Oliver and I captured that day. It’s basically about the pursuit of being good
with oneself and where you are at in life.

Lamitschka:  You did a duet with Prisca. How did that happen to come about?

Answer:  I had
an incredible guest vocalist on two tracks of Circles that had a duet
feel. The artist’s name is Prisca. She
added so much passion and energy to the title track, Circles, and nailed
harmonies on a song I wrote with Darrel Scott, What Would We Find. The
connection with Prisca was made through the sonic wizard engineer and
co-producer, Billy Hume. He had been producing a project with Prisca, and while
I was in the studio I was just feeling that I needed female energy on the
project. Prisca’s name came up, I had
heard a couple of tracks, and I was blown away. The studio is where real magic
can happen and this felt like one of those unplanned, very natural, and
spontaneous moments.

Lamitschka:  How much creative control do you have
over your music?

Answer:  Most
of my life and all of my professional career I’ve strived to be an original and
maintain creative control over my art. Sometimes in the music business there
are parameters that can influence that part of the business, but I’ve mostly
been able to avoid that and have always taken a lot of pride in fully creating
my own sound and art.

Lamitschka:  Do you have any interesting stories
about how fans have been affected by your music?

Answer:  The Stringdusters
have had part in growing an incredible fan base and community. Many of those
fans follow all of us in our solo project endeavors. I’ve co-written a lot of
songs with one writer in particular by the name of Jon Weisberger. Many times
when we get together and write, we try to find a message that resonates with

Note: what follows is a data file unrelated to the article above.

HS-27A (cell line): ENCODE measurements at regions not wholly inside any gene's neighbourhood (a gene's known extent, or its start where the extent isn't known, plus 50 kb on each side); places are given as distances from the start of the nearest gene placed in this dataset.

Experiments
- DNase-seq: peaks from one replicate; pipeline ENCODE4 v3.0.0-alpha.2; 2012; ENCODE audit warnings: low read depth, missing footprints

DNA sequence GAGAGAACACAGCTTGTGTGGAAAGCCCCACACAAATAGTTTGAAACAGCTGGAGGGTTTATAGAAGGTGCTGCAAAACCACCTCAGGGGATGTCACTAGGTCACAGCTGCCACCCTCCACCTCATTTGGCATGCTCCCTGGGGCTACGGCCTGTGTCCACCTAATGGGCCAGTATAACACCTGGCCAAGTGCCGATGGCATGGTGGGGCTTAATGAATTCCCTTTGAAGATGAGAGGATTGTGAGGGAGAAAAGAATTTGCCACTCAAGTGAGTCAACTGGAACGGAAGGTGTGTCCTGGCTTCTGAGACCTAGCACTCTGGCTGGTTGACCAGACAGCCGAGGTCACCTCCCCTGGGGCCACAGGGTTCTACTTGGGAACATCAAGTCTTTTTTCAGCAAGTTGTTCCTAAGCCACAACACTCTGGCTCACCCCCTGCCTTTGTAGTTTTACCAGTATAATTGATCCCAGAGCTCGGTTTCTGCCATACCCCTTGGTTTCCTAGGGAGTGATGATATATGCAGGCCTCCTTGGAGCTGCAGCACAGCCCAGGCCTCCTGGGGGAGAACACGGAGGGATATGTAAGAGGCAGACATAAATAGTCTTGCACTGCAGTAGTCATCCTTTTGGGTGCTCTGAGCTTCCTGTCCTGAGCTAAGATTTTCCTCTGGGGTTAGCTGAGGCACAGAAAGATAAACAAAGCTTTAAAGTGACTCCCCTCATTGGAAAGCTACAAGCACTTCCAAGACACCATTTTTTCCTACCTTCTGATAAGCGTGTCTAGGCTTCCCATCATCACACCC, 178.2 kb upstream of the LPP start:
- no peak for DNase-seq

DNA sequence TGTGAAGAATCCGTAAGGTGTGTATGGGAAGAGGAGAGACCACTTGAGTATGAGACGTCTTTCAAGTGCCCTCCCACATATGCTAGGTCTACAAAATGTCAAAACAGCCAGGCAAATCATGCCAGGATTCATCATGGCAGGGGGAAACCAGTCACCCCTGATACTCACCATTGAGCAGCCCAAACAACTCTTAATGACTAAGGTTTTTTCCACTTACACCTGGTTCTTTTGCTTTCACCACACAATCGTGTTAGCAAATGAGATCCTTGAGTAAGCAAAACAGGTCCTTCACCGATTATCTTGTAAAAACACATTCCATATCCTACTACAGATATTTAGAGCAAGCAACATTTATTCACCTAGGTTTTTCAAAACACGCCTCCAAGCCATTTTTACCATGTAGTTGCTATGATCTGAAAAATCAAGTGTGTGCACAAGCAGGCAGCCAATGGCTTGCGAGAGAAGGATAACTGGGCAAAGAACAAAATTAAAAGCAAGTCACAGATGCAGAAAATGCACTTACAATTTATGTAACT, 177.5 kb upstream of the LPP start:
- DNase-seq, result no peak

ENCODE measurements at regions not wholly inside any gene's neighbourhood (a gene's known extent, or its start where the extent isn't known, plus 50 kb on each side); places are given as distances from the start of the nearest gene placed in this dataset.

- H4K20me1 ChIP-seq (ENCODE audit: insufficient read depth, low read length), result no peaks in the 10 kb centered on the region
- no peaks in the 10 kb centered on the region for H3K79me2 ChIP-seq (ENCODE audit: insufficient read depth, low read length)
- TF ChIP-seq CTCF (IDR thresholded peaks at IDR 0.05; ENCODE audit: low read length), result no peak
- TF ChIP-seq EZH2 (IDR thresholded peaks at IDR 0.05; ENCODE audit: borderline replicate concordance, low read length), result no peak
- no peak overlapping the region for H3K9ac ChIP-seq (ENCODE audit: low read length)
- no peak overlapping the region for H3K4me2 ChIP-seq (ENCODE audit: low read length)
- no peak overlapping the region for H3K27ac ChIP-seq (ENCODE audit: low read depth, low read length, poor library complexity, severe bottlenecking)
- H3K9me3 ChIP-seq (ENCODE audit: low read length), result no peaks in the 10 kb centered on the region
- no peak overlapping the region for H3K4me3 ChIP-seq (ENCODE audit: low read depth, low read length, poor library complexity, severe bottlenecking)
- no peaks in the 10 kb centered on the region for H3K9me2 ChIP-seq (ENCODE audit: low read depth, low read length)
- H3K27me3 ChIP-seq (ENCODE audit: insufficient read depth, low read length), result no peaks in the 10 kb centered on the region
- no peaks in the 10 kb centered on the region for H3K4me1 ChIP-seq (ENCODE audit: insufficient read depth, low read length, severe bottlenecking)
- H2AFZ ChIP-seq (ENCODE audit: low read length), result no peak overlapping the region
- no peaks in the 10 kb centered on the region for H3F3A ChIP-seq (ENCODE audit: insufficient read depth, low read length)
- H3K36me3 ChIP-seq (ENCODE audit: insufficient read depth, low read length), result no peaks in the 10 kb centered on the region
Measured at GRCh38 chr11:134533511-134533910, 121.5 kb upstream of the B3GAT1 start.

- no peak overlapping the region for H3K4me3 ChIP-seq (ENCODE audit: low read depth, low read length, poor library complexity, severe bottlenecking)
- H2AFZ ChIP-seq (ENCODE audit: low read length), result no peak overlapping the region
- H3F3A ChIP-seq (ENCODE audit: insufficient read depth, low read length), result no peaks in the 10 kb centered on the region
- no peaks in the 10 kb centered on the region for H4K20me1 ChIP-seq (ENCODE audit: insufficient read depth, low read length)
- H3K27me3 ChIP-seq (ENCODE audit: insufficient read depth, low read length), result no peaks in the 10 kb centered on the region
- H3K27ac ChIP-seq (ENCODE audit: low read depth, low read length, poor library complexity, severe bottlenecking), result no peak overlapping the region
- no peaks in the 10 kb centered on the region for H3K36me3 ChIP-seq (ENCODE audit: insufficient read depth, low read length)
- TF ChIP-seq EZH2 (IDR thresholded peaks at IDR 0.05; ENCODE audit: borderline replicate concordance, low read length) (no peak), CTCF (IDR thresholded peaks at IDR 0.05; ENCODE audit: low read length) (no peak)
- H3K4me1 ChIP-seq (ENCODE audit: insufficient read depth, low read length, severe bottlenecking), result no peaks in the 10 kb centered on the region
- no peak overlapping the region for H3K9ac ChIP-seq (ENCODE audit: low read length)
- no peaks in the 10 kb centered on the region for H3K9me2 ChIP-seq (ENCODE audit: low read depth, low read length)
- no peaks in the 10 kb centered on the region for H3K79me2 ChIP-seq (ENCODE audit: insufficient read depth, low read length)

something we are feeling, but also resonates with what others are feeling. A
couple of those songs are Let It Go, off a Stringduster record, and Lean On
Love, off my solo record, RV Sessions. We’ve had several fans tattoo these
titles on themselves because the message has meant so much to them. As a
songwriter, it‘s a huge honor, but it also shows how important our job can be
to spread a good message.

Lamitschka:  What do you think about today’s music scene
versus its post and where do you see it going in the future?

Answer:  Today’s
music scene is more vibrant and colorful than ever with styles fuzing together
from all over the globe. The music business has been complicated and interesting
and has played a role in how the art is carried forward. The days of plastic
discs are obviously gone and new technology like Spotify and Apple Music are
here to stay. I would like to see those platforms reach a little deeper to pay
for the artist’s content that they provide. I believe over time that will
happen.

Lamitschka:  As an artist, you so many tasks such as
recording, touring, interviews. What do you like best, what’s your favorite
activity?

Answer:  I like
most aspects of the music industry. I love playing live shows, but recording is
a fascinating process where a lot of creativity is almost delegated out for the
next year, by that I mean, most of the songs you’ll be performing in live shows
will be from your latest record. You have to wear many hats to be an artist.
Not only do you have to play the music, make the music, play the shows, but
you’re in charge of the business aspect as well. You’re a videographer, a
photographer, a manager, a booking agent. The music industry is deep and there are
a lot of moving parts that bring music to the listener. Some are extremely fun and
others more mundane. I’ve grown to appreciate all of it, and continue to learn
and adapt to what comes next. Bottom line, there is a fire inside of me to make
music and take it to the people.

Christian Lamitschka ( Ch.Lamitschka@t-online.de ) for
Country Music News International Magazine & Radio Show

Photo (c)  Organic Records